The first time I heard of Fergburger was the day I met Nicole. We were talking about things to do in Queenstown because I had just moved here, and she said there was this place that makes massively huge burgers. “They really are quite good,” she said in her German/Italian accent, and told me we ought to go there sometime.
I nodded along while thinking absolutely not. I don’t like hamburgers; I’ve never had the urge to order one in a restaurant (with the exception of veggie burgers); and I’ve never been enticed by those random tent events and college lures of free burgers and hotdogs. I’d rather eat ice cream, let’s be honest.
So I pretended to forget the conversation. And then one day, as I was walking through town on my way home, I happened to go by Fergburger. I didn’t remember the name of the place, but as I struggled to paw my way through a long line of backpackers and tourists and a congregation of decently attractive young men, I looked up at the sign and remembered Nicole’s recommendation.
It was like Seinfeld’s Soup Nazi. This place had an honest-to-God line out the door. And it smelled heavenly. Excitement over good-looking men aside, I was intrigued. I called Nicole to ask if there was some sort of Tuesday night special, like burgers for $5 or something, to explain why it was so crowded that evening. “No, it’s always like that.”
We made plans to go later that week.
The day we went, a Friday, the line was still as long but it was a different kind of crowd. A lot of Asian Pacifics taking pictures with their burgers, giving peace signs. “Nicole, don’t judge me, but I’m totally taking a picture with my burger,” I told her.
There were so many options! From the Original Ferg Burger to the Big AL (two patties, two eggs, bacon, cheese, lettuce, tomato, aioli), to burgers made with lamb or chicken or tofu or fish (like, “The Codfather”). I was overwhelmed. I asked Nicole what she recommended, and she said the Original with cheese (Brie, which I’ve never been offered on a hamburger) or the one with falafel, lemon yoghurt, chipotle, avocado and aioli.
Also known as, “The Bun Laden.”
We got the Original with cheese and the Bun Laden, to share, and a side of fries.
Nicole told me it took her several tries before she could finish a Fergburger. My other friend Kirsten says she has yet to finish a whole burger. And it was, indeed, the size of a small human’s head.
I not only ate an entire burger (half of the original and half of the falafel burger). I also ate the majority of our fries and polished off all the aioli.
I think I need to enter Man vs. Food Nation and put my talents to good use.
Below Zero Ice Bar
I saw in magazine once an advertisement for a restaurant or bar or building of some sort made entirely of ice. It was like, “have the ‘coolest’ experience of your life and wear a big, ugly jacket and sit on a stool made of ice!” and I remember thinking, why would anyone want to do that?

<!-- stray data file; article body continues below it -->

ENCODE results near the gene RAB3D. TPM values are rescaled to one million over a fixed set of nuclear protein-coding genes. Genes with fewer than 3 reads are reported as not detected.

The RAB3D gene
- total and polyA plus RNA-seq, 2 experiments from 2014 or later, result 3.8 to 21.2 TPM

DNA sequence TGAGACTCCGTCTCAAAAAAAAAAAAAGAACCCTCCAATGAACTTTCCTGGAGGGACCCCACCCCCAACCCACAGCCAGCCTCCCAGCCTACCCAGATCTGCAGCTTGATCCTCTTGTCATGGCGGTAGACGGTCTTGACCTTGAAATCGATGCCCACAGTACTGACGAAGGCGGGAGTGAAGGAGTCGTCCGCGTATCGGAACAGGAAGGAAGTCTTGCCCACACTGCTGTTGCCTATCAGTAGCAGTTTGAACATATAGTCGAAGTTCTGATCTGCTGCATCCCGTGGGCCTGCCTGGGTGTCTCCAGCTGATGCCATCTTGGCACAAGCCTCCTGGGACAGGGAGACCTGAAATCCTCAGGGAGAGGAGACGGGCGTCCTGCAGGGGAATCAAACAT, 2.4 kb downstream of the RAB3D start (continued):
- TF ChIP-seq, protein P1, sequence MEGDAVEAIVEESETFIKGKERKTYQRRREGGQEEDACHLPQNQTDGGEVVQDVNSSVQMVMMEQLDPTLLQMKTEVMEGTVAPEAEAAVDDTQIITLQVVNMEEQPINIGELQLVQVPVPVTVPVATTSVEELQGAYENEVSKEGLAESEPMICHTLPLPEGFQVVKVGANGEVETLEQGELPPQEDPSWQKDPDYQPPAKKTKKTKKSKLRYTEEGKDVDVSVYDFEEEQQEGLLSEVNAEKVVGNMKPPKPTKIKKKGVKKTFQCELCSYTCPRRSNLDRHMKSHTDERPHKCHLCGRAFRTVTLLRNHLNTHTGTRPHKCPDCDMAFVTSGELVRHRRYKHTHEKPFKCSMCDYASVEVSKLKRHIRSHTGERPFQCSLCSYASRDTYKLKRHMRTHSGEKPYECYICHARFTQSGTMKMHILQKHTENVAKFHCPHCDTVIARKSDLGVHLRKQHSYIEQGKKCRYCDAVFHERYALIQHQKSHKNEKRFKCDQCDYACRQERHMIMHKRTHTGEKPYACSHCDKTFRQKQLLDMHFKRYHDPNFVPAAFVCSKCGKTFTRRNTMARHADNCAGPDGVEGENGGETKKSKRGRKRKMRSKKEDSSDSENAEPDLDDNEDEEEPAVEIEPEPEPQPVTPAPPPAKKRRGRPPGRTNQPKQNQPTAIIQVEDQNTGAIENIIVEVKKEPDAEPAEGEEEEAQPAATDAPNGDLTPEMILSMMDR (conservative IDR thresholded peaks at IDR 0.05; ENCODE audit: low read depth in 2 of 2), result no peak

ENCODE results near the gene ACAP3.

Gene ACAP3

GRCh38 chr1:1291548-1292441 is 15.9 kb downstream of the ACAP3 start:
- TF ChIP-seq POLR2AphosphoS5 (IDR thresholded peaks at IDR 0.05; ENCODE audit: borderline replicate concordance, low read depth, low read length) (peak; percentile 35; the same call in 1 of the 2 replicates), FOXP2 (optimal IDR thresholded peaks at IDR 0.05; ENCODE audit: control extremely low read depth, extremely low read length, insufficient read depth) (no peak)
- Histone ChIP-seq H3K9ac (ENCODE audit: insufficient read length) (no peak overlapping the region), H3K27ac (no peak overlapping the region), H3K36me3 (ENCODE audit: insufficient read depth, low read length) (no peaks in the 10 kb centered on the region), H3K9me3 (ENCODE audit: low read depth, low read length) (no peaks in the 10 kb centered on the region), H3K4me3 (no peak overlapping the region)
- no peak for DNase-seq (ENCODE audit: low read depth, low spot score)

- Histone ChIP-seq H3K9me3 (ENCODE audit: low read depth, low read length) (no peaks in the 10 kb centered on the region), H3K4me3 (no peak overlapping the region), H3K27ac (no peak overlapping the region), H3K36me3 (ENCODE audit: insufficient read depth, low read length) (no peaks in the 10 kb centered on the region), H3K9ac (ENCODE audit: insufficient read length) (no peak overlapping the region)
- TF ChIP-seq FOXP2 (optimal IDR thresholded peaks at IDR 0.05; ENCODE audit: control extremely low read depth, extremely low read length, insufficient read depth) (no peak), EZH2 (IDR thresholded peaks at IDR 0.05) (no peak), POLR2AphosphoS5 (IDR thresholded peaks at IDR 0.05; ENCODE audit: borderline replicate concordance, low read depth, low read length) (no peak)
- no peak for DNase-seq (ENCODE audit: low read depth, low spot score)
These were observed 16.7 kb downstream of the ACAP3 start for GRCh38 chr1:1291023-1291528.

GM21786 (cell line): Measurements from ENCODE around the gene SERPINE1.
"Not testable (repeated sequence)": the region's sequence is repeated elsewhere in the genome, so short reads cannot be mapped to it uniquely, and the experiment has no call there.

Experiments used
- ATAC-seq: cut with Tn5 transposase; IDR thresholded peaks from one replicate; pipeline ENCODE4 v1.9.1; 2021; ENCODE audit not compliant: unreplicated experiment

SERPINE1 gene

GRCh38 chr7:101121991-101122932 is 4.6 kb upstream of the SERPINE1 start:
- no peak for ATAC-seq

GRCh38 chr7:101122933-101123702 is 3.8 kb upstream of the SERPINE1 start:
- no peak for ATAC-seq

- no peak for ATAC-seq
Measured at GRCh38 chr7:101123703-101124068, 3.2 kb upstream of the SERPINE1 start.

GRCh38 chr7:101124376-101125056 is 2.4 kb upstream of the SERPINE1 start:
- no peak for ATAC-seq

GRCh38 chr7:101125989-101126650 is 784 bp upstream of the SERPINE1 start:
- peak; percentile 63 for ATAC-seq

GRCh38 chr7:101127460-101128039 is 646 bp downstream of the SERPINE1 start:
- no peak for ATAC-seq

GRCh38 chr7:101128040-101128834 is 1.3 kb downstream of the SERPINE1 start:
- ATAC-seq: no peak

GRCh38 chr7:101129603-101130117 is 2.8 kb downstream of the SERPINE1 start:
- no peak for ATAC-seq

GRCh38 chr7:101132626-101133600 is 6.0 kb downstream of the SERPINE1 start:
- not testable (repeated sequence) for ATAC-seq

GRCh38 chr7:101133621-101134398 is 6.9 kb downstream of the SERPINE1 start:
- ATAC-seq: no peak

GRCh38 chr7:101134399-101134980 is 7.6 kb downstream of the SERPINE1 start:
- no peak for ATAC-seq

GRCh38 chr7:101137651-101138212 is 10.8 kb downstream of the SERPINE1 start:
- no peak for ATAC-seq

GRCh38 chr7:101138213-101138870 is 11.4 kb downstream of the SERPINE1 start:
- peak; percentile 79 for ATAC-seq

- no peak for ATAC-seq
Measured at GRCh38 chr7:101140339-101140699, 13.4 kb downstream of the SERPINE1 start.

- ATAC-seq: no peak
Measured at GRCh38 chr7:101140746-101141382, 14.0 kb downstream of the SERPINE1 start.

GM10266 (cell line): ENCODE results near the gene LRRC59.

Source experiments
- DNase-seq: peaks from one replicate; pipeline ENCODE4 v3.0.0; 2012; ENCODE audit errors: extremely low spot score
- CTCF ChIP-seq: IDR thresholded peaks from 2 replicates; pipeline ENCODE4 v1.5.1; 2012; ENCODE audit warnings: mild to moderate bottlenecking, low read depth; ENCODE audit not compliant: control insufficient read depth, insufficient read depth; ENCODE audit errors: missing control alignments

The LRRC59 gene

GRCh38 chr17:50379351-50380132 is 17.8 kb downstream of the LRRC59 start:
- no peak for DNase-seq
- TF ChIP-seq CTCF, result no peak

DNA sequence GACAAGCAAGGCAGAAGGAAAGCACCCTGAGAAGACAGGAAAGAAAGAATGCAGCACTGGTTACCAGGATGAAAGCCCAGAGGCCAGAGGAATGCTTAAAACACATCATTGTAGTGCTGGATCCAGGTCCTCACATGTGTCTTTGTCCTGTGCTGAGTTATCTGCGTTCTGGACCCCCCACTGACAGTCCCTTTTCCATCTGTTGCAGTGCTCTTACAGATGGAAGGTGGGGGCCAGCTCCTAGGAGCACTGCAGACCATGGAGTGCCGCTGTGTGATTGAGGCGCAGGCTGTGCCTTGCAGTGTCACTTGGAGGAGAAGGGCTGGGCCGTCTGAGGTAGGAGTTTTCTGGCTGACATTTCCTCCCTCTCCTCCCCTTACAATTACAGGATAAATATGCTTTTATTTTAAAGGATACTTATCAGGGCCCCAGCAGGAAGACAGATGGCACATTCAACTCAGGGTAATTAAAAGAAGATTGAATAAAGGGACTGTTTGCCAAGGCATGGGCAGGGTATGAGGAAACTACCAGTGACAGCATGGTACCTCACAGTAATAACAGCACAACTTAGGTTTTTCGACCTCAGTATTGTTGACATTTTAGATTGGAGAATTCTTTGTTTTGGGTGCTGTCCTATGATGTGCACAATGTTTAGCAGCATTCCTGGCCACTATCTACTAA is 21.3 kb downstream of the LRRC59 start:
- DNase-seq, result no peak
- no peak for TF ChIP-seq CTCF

Well, today I was that person. And to answer the question, it’s so you can say you did it.
There are other perks, too, of course. The ice sculptures are neat, and the only alcohol served is vodka because of its low freezing temperature (take that, tequila!), and there was a dog there that looked like a polar bear—at least it did to Kirsten who stumbled past the Below Zero ice bar one night en route to the alley bathroom. “Wow, they even went so far as to get a polar bear,” she thought.
It turned out it was not a bear, just a fluffy white dog that doubled as a chic magnet, so said its owner.
I would have rolled my eyes, but he had a Scottish-sounding accent, so I giggled and twirled my hair.
ANYway, the drinks tasted more like the juice that was in them than anything else, so I had a lovely pineapple juice, which—come to think of it—was named a “Polar Bear,” and Kirsten had a Chilled Kiwi. Every time you sipped the drink, it seemed to melt a little—the glass, not the drink. Frozen glasses are weird, I’ve decided.
I forgot to mention, they bedecked us in coats and gloves, really awful gloves that are meant for gardening more than warmth, I think, and boots for those who needed them. I was missing my Northface jacket. Had I not been wearing two layers, my normal standard for Queenstown this summer, I would have been very cold. As it was, I was only mildly cold. After ten minutes, however, I said let’s down these drinks and take some pictures and get back outside!
We smashed our glasses. A woman, who spoke in English and who seemed to understand English, looked at me blankly when I asked if she would take mine and Kirsten’s picture. I was about to start gesturing and enunciating with vigor, but she finally said, “Okay” with a not-all-there smile. Only one of the three pictures she took turned out not blurry, and I look like a greased out junkie.
Overall, I was excited by the ice bar. Part of me got a little jealous when I heard Molly’s Restaurant in New Hampshire constructed an ice bar for Winter Carnival this weekend, and I would be missing it. The other part of me has wanted to go to the Ice Bar since I learned about it, and I lucked out because I found tickets online for $1 instead of the normal $20 they charge to enter.
Next on my list is Hubab the Kubab place. Can’t wait.